Anonymous said...

PFI's are funded by billions of pounds worth of borrowing against taxpayers. PM's are calling for full and thorough investigation into multi million pound management costs to taxpayers.

It'll be interesting to see whether bank shareholders are openly informed about the closed shop labour union profiteering from PFI's. Shareholders are taxpayers as well.

dizzy said...

Ms Smallprint, you're probably right, and it was the middle of the night.

Regarding Abbey, I stand corrected on that part, damn Interweb let me down. The general point however stands with or without Abbey.

Unknown said...

Does the fact that PFI deals will be on balance sheet next year have any bearing on the decision to bring capital projects forward into this year?

Peter Grimes said...

I wrote on Guido's blog and elsewhere some weeks ago that if this 'government' was really concerned to get a good deal from the banks rather than take them over by stealth, it had two alternatives. In return for a 'government' injection, either force the banks to swap the PFI assets they are making so much return from, or offer the PIBS on a 1:3 basis with the new ordinaries. The market would have bought the latter.

But it is clear McBrroon wants control of the means of lending.

Anonymous said...

PFI projects are funded by debt and equity. The debt, as you say, comes from banks, but the equity comes from companies like John Laing, or Serco, or whoever.
The risk transfer is supposed to be to the equity holders, not the lenders - if the owners do a bad job, they should get a bad return on equity. The lenders are not affected unless the project is so bad that it goes bankrupt.
More to the point, it is the equity holders, not the lenders, who make all the decisions in the company.

Anonymous said...

Abbey sold most if not all of its PFI loans to RBS and others when it last got into trouble before the Santander takeover. As for PFI debt obligations, the question to ask is what would happen if the projects were terminated tomorrow? In most cases it would mean the Government would have to pay off 100% of the commercial debt, and probably a chunk of the present value of subordinated debt and equity. The value of that obligation at the very least should be on the public balance sheet.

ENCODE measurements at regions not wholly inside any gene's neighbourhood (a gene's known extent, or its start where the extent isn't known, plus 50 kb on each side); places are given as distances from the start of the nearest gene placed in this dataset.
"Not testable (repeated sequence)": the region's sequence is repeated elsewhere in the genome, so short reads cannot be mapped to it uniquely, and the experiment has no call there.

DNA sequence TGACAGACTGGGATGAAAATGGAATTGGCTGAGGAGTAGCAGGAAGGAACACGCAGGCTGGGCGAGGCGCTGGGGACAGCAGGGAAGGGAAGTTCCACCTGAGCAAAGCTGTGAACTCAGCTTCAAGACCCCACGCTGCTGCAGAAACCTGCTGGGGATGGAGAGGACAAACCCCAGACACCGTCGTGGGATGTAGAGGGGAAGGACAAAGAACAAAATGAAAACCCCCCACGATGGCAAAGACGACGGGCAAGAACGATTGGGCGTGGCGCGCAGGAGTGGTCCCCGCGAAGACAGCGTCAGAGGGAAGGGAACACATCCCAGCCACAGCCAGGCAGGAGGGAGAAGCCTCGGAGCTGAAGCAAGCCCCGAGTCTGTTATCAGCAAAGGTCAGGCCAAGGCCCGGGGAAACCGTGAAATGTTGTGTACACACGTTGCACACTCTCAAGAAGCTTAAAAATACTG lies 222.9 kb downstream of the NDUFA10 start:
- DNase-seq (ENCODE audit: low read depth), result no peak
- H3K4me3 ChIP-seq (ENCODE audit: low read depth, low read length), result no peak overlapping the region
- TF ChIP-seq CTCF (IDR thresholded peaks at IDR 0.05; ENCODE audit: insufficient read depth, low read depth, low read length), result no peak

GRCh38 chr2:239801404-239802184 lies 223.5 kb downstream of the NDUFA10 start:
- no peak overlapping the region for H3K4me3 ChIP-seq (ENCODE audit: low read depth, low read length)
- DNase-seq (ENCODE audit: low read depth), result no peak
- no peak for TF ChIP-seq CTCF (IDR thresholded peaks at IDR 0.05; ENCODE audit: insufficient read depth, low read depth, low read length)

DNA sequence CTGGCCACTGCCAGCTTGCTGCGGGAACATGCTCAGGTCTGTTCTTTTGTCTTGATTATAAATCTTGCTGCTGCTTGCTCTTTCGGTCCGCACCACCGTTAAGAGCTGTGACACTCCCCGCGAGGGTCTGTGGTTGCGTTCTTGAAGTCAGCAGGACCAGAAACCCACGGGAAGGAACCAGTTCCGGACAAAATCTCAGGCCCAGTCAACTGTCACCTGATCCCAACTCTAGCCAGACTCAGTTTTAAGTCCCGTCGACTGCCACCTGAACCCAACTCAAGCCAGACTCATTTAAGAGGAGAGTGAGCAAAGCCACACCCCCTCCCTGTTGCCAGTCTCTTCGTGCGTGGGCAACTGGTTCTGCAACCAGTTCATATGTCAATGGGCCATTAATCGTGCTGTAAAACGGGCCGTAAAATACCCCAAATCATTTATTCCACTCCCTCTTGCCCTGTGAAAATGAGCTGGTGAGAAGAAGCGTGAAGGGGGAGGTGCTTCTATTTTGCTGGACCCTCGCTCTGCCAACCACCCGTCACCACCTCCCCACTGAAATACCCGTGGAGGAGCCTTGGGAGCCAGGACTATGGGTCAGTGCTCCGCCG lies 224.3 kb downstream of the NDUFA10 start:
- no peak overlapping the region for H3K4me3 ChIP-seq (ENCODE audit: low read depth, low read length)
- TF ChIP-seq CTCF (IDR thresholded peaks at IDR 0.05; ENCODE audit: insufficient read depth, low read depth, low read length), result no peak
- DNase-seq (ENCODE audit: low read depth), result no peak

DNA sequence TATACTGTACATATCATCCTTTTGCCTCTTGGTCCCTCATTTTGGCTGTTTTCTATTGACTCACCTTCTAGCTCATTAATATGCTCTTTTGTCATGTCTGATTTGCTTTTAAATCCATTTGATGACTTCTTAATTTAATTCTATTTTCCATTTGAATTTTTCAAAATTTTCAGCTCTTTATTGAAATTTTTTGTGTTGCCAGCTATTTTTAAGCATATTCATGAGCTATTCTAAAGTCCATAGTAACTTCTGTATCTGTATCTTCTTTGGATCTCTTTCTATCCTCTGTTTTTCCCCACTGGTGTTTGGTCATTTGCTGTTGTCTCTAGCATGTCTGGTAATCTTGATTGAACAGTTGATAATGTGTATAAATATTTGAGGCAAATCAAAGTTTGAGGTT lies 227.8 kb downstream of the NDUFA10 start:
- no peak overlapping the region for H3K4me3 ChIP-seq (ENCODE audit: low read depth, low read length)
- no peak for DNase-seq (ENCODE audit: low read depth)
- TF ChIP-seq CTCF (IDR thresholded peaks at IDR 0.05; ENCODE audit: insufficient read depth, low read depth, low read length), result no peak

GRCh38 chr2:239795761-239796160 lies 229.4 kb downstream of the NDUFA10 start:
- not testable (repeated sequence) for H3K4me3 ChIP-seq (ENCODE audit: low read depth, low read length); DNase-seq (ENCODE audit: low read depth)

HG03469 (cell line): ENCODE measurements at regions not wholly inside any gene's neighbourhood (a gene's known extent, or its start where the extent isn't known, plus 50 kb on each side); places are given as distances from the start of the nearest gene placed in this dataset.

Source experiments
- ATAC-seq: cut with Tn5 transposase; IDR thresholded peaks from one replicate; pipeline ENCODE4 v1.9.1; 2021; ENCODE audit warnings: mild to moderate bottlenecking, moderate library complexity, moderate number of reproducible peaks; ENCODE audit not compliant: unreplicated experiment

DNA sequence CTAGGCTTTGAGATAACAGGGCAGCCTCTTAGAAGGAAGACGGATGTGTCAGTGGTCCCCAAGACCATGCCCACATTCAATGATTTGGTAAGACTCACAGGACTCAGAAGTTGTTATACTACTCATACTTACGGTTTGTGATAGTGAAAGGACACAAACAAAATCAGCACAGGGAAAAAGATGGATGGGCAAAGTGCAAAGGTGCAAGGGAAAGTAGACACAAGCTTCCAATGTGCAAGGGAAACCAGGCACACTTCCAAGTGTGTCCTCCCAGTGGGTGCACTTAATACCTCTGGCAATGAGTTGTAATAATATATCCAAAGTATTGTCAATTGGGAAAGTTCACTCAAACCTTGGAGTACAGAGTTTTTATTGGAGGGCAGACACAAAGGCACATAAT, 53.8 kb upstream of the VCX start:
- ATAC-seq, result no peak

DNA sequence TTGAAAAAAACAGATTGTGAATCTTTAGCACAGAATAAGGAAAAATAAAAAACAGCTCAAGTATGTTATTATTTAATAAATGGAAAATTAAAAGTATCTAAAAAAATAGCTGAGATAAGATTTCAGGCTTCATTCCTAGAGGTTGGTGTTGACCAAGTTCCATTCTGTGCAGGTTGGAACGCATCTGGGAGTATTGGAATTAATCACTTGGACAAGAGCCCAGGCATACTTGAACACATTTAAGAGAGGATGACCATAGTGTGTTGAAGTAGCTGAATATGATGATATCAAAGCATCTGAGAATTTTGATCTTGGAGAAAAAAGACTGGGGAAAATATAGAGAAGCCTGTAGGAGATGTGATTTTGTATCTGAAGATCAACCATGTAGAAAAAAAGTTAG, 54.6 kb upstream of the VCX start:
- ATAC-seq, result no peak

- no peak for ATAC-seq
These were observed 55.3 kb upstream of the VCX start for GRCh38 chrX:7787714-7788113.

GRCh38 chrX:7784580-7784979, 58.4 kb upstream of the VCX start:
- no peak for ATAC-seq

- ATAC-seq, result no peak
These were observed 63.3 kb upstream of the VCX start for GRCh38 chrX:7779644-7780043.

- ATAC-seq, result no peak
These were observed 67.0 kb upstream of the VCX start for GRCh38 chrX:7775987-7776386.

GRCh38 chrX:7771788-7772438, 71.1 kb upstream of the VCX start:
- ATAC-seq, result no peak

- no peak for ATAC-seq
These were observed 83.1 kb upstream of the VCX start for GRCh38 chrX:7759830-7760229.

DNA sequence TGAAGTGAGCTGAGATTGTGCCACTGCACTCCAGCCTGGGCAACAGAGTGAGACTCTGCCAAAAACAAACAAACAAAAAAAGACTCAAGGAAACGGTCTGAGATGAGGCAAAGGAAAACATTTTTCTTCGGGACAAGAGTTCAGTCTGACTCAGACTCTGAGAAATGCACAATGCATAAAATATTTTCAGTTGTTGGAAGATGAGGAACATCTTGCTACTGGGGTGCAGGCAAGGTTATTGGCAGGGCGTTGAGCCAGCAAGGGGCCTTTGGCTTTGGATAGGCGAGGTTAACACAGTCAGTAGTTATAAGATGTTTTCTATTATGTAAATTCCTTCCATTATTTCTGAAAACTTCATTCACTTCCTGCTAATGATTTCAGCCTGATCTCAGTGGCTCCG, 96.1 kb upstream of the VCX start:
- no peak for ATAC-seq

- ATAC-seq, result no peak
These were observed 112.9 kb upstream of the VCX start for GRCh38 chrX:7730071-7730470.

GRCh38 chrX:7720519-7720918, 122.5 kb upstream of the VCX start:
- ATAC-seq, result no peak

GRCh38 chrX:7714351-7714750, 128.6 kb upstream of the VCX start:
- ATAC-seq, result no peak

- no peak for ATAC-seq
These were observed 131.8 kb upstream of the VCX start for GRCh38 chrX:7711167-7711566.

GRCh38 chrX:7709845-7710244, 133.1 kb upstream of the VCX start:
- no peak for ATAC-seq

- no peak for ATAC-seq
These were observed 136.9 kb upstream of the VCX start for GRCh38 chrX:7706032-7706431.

Anonymous said...

I think you will find Freddy is right.

The Funder puts in its part of the capital to allow the build/ implementation of the service under an agreement with the PFI contractor. The Service Payments, out of which the contractor recovers the cost and pays back its Funder, do not start until the service commences (i.e. the hospital is built and used by the NHS or whoever.

THere might be a Funder's direct agreement with HMG but this generally protects the Funder if the contractor goes bust.

John Pickworth said...

"The bringing of the PFI debt on to the balance sheet in April would be a very good reason to hold a snap election before the roof falls in. No?"

It would also be a good time to be sat at Gate 26 waiting for your flight to depart this hell hole.

James Higham said...

Good to see you're onto this too.

Anonymous said...

It looks like Cable-guy The Vincester is right then and the financial mess is so tangled it may take a decade to work itself out.

Meantime all Gordon and Eyebrows can do is keep spinning the line that things are not really all that bad.

If its any consolaion I hear that things are about to get a whole lot worse across the pond. No wonder McCAin seemed to give up in the last few weeks of the campaign.

Anonymous said...

@Anonymous 15:27 & Freddy.
Yes the service provider and construction contractors put money in as equity, but the amount they put in is dwarfed by the debt financing - this is to make the deal "affordable" given that the projected equity returns are generally much higher that the debt interest. I think the point that the "Ex PFI Project Manager" is trying to make, is that in order to have the debt securitised as an investment grade product (and therefore sold on like mortgages), or bond finance raised, the level of risk has to be contained so that it does not risk breaching the returns required to pay the lenders. In practice the low levels of equity of the represent little more than the capitalised bid costs of the winning consortium.
With the Government having a foot in both camps now - as both the payer for the service(s) and an equity holder in the major lenders, what risk are the private sector PFI consortia now taking?

Alex said...


As Freddy says, RBS, Abbey et al are lenders who report their loans as assets. They do not consolidate their accounts with the government because the government does not hold the requisite equity interest in those companies.